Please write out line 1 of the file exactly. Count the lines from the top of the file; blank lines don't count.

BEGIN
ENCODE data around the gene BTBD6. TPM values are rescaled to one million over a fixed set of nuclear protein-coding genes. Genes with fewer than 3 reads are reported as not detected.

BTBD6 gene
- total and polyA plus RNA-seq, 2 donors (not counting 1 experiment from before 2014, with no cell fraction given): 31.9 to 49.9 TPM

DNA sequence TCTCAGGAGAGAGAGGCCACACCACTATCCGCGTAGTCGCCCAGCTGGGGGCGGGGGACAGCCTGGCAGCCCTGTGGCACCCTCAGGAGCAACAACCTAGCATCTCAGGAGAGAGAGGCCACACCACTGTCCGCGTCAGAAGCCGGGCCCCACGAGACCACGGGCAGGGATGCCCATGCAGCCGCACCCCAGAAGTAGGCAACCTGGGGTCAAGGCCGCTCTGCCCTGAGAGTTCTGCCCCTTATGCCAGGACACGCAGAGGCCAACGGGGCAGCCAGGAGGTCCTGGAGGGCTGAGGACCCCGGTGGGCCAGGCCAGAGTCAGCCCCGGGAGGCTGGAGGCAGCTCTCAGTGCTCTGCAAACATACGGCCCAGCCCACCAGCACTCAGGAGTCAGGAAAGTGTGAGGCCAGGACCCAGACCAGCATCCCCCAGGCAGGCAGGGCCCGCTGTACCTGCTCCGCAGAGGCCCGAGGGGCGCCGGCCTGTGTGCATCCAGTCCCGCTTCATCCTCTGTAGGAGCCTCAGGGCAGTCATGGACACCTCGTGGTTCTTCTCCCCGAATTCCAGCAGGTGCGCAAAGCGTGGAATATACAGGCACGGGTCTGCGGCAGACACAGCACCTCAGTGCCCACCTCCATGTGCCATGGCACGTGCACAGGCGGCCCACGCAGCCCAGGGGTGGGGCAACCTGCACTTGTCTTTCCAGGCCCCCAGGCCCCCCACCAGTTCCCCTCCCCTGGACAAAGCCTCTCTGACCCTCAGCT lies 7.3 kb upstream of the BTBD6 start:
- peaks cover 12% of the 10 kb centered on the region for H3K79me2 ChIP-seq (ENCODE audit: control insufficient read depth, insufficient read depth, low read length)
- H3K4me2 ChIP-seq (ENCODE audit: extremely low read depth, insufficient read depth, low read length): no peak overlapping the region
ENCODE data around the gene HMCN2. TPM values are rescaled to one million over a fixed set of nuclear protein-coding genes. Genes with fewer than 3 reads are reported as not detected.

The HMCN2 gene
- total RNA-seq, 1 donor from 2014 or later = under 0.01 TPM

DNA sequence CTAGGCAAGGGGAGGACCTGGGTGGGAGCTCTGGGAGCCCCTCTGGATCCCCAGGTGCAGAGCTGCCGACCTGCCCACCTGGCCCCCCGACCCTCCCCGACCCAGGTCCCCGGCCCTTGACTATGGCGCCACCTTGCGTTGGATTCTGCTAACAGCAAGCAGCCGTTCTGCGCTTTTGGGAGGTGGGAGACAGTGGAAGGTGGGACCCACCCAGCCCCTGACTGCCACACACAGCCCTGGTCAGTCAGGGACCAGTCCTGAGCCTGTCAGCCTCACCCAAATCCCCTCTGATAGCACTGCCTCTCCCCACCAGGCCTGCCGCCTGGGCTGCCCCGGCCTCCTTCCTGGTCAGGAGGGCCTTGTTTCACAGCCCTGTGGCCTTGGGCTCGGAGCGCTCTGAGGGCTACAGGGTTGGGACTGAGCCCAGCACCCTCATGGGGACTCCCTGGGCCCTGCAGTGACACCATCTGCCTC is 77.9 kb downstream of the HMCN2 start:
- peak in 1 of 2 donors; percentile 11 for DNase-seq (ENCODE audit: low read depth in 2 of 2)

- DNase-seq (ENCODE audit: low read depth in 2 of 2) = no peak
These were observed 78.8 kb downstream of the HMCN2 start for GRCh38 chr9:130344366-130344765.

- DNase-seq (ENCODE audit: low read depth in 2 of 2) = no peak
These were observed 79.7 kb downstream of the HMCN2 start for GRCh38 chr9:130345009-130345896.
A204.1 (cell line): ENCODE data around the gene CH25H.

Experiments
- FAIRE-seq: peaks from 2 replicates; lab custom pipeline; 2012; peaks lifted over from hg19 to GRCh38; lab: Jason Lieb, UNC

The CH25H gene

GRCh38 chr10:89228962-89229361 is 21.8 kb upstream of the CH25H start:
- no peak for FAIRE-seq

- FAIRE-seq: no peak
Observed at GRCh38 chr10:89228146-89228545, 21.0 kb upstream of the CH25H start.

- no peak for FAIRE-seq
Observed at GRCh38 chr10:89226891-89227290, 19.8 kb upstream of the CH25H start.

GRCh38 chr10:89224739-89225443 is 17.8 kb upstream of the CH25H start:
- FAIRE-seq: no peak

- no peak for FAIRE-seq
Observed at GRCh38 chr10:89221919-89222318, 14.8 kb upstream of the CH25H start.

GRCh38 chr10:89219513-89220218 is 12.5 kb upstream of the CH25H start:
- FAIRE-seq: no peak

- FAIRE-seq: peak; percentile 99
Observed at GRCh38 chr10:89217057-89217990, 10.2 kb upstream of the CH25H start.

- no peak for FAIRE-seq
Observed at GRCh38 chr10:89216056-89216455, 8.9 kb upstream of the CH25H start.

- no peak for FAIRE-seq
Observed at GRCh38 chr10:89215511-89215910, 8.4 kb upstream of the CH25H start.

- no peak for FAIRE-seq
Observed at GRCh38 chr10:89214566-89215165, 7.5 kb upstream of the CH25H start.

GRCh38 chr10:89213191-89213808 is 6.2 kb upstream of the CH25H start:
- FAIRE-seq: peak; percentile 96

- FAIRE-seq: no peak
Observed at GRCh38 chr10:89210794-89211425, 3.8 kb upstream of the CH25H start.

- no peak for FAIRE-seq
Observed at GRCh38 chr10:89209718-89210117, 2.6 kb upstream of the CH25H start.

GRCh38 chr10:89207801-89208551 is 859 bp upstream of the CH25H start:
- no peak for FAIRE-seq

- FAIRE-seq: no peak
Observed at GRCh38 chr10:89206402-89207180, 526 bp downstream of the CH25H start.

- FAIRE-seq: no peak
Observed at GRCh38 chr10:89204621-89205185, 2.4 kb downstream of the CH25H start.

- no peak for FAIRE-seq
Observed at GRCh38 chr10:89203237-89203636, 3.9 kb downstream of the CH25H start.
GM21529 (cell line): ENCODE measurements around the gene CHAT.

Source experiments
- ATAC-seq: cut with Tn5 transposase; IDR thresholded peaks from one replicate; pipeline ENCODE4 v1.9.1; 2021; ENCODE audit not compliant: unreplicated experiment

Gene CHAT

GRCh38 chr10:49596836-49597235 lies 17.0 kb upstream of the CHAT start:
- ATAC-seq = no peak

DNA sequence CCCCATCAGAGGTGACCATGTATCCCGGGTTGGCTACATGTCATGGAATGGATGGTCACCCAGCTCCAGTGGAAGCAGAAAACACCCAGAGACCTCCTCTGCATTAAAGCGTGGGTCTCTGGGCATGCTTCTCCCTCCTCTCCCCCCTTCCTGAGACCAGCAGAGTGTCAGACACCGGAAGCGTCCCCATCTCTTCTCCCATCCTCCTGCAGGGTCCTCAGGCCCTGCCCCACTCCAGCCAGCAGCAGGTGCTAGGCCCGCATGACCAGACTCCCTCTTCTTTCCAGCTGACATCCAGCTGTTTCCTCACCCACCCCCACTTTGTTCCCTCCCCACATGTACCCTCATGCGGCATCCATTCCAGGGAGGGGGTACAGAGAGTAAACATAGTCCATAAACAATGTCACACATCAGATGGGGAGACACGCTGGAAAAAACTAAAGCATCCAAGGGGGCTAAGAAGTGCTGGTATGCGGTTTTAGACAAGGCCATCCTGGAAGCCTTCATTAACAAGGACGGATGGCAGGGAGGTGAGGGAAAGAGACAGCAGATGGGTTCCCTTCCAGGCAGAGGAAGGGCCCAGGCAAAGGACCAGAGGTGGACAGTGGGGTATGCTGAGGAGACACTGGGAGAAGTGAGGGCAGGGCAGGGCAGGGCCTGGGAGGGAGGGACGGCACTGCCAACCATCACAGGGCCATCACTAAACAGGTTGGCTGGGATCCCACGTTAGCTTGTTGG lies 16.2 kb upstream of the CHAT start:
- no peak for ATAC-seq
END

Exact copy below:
ENCODE data around the gene BTBD6. TPM values are rescaled to one million over a fixed set of nuclear protein-coding genes. Genes with fewer than 3 reads are reported as not detected.